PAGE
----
But they're infinitely more annoying, too.

Does your mommy know you're on here?

One of the things that shocks - and disappoints - me during the rare occasions when I go online: the disconcerting number of very high voices playing the extraordinarily violent Battlefield 4 or Grand Theft Auto V. No, I'm not referring to female voices; I'm referring to the voices of boys who obviously haven't reached an appropriate age for the game in question. Even worse, they're often some of the most abusive players you'll find; sometimes I wonder how nobody is hearing them. Do they not have parents? Parents who might be curious about the horrific raging directed at a video screen?

Of course, the depressing answer is that the parents know--they just ignore it. They most likely bought the kid the game, didn't they? Head-in-the-sand ostrich syndrome, I suppose. Still, it definitely doesn't help the online atmosphere, because there's an additional snowball effect when other gamers realize just how young one of the abusers is, they poke relentless fun at said abuser, which only further enrages the hostile kid. It's just a vicious circle of really bad behavior.

Your life appears to be defined by this experience...and that's worrisome

I'm a fairly laid-back individual, but I can be competitive. Just ask my brothers. However, there's a logical, rational line to draw when playing against others, isn't there? The operative word here is "playing." That's what we're all doing, right? Yet, I hear things from people who seem so emotionally invested in the game that you're wondering if they've got money riding on the outcome. Either that, or they have so little to look forward to in life that they've attached an unhealthy significance to a completely fictional experience.

Either way, it's concerning. It's not something I want to hear. If you're a competitive individual, fine. But you also have to prove that you're a stable individual and many times, I seriously question the stability of some people I've encountered online. It's not funny, by the way. I don't find potential mental issues amusing; I find them depressing.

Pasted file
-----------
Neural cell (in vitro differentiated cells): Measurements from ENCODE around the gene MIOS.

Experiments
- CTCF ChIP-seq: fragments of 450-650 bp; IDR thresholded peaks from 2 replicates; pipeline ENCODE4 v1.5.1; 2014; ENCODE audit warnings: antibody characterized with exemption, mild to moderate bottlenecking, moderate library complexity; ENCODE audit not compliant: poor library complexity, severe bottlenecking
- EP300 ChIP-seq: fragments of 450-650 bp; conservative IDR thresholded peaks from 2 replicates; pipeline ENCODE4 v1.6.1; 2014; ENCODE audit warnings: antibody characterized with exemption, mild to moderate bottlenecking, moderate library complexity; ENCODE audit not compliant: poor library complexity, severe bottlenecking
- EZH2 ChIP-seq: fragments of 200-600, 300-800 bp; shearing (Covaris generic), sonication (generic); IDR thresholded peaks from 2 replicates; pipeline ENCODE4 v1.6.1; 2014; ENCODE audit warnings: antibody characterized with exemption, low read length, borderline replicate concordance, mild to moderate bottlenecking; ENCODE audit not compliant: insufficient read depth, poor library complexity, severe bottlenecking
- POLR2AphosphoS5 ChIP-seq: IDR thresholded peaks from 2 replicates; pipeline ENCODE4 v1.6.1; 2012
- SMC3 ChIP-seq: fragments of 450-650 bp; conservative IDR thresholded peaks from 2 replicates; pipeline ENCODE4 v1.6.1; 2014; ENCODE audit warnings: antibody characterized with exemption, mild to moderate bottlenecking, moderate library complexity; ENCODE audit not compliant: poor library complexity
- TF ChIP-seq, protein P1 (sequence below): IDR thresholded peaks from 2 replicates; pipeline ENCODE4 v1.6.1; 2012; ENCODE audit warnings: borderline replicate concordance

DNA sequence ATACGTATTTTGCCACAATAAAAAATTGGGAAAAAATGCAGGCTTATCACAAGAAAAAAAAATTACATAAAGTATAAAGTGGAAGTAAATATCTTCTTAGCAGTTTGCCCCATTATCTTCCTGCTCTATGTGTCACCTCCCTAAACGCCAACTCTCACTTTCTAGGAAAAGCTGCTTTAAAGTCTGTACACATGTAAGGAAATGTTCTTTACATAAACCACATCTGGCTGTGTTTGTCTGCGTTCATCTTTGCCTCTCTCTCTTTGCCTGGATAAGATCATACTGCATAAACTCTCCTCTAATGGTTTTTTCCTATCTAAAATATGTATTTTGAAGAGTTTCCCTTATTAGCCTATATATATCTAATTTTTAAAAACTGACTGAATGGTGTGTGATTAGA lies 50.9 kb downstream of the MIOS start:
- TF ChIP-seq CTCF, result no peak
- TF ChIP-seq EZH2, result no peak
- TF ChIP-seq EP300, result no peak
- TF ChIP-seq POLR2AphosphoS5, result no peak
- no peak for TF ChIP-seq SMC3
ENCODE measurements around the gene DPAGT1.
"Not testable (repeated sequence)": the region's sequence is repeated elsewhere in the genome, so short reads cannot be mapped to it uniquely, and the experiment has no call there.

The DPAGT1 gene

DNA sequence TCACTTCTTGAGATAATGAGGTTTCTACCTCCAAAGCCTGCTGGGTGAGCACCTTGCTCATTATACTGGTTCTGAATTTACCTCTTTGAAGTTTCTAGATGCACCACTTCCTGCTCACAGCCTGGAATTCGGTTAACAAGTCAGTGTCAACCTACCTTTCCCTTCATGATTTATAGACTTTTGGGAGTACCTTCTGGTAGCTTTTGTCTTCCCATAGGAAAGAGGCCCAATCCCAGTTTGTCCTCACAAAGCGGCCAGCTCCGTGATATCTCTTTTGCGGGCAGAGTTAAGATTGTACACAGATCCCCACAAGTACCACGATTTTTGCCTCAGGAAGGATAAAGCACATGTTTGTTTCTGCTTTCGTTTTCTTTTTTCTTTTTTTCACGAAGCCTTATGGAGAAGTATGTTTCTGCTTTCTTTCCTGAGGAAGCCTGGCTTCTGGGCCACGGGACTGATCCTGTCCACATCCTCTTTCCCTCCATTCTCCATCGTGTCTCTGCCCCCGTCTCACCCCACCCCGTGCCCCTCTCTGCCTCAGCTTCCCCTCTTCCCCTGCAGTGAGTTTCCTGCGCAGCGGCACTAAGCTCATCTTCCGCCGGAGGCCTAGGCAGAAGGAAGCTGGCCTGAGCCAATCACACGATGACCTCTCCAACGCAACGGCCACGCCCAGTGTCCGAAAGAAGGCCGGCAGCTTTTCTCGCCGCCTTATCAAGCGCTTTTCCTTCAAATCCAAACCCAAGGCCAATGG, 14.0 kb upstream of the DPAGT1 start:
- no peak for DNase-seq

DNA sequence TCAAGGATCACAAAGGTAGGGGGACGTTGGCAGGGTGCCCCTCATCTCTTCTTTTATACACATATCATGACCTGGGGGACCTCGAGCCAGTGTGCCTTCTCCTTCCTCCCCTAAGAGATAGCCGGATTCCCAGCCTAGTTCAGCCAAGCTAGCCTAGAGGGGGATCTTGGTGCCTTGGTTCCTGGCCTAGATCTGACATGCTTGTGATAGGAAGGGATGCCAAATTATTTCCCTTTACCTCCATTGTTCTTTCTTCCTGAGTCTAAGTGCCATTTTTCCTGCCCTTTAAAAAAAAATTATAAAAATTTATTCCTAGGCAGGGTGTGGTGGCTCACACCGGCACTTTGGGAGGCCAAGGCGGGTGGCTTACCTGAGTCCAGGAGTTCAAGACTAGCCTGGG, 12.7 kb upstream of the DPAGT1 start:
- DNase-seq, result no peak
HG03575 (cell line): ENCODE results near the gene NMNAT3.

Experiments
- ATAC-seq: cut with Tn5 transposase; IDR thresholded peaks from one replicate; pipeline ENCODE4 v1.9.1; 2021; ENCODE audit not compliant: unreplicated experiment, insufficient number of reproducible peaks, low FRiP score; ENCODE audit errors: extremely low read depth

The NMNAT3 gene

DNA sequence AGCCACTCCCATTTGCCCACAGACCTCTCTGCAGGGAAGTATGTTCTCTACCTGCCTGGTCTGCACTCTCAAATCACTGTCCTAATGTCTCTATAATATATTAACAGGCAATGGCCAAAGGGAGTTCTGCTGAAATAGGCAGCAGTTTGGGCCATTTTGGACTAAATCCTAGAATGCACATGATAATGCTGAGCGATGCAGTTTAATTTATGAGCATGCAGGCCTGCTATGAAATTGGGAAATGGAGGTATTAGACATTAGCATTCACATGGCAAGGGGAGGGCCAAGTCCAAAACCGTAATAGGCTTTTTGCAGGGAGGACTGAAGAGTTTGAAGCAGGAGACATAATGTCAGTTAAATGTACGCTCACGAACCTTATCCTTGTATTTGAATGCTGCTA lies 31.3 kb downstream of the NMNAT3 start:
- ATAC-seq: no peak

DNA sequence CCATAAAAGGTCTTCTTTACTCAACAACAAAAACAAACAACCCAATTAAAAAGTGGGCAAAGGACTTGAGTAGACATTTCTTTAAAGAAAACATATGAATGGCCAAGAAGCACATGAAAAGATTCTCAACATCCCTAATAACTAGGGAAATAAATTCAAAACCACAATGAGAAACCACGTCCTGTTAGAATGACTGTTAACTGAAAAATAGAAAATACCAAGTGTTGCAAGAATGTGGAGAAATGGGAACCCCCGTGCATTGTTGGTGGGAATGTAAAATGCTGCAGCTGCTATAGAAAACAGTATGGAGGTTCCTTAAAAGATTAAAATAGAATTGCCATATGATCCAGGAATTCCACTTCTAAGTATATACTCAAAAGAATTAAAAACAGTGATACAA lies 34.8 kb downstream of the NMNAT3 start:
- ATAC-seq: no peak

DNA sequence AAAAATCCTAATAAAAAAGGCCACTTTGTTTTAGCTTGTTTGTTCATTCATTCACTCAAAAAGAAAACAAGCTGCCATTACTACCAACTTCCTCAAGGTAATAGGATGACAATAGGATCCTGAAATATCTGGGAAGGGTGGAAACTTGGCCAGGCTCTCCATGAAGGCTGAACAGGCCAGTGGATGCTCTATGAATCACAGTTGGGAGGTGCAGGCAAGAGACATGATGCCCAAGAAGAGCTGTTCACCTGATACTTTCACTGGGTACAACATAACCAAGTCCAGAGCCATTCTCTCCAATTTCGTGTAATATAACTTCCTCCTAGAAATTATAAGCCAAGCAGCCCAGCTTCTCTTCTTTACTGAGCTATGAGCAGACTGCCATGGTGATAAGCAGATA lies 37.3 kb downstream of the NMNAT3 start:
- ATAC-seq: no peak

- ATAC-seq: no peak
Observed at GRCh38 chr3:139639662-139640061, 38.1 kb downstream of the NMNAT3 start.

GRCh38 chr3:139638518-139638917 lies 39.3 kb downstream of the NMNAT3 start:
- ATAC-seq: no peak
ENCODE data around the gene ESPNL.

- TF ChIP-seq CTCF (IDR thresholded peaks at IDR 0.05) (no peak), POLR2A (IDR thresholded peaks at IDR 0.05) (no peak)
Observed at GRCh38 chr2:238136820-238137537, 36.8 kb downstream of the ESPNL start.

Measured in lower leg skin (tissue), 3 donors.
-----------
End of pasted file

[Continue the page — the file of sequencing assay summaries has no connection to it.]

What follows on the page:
You have "skillz." That's nice. I know what sunshine feels like.

I don't want to imply that everyone who plays games online is some sort of awkward, socially inept shut-in. I know that's not true, especially because multiplayer has become a huge mainstream (and casual) phenomenon. That being said, the well-adjusted gamers aren't difficult to spot when online; they're the ones who just want to play. They're the ones who don't have a meltdown if they lose. They're not who I'm worried about; I'm worried about the people who sound like they'd crawl through the mic and put an axe into your neck, if they could. Hell, people have said that.

Now, if that's the level of emotion you're bringing to the table, it means, psychologically, that you don't get outside much. It means you're pouring more and more of yourself into a fictional world because that self isn't being exposed to the real world often enough. Maybe if they got out more, they'd be nicer people online. They'd see that sunshine and realize that in fact, losing a game to complete strangers is essentially meaningless.

Yeah, it's partly me

I know I can always just play with friends, and I've done that. It's just about all I'll do, though. I really can't stand "interacting" with the general gaming community when online, but I do recognize several factors. First, the type of game you play online really matters. For instance, I never run into psychos when playing Gran Turismo 6 online. Second, I acknowledge my personal preference, which has always been for single-player experiences. If it doesn't have a narrative, I'm going to get bored. I find so many multiplayer experiences unbelievably repetitious and monotonous; that's just the way I am.

Even so, I'm positive that I'd try more online multiplayer games if I wasn't so certain I'd run into people who, frankly, sound like complete wackjobs.